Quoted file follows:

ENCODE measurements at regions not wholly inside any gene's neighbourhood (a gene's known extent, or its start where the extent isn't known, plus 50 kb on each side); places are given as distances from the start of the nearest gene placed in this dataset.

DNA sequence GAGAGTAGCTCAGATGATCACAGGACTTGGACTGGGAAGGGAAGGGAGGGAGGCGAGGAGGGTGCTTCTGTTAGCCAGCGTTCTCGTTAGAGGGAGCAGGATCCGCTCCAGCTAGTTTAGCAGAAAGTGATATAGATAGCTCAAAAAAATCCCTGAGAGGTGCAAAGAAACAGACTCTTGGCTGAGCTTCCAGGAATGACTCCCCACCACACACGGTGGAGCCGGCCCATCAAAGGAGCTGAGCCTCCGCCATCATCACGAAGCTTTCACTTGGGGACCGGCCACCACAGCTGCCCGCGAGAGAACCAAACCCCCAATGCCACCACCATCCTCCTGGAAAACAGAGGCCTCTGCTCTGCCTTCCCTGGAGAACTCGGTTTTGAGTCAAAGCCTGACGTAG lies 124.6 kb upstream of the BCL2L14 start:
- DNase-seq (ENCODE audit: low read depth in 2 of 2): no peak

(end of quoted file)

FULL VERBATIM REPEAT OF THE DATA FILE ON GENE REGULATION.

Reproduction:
ENCODE measurements at regions not wholly inside any gene's neighbourhood (a gene's known extent, or its start where the extent isn't known, plus 50 kb on each side); places are given as distances from the start of the nearest gene placed in this dataset.

DNA sequence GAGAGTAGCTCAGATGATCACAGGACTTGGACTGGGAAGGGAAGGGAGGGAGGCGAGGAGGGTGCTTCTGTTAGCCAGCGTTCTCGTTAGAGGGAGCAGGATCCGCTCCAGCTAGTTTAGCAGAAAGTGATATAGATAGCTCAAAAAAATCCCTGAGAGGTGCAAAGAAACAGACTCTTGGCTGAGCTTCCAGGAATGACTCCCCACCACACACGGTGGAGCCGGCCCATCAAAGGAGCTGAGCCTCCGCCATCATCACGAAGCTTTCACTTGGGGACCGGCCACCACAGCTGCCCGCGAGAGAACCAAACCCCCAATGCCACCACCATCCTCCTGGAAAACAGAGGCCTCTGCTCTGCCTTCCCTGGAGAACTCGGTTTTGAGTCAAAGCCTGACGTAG lies 124.6 kb upstream of the BCL2L14 start:
- DNase-seq (ENCODE audit: low read depth in 2 of 2): no peak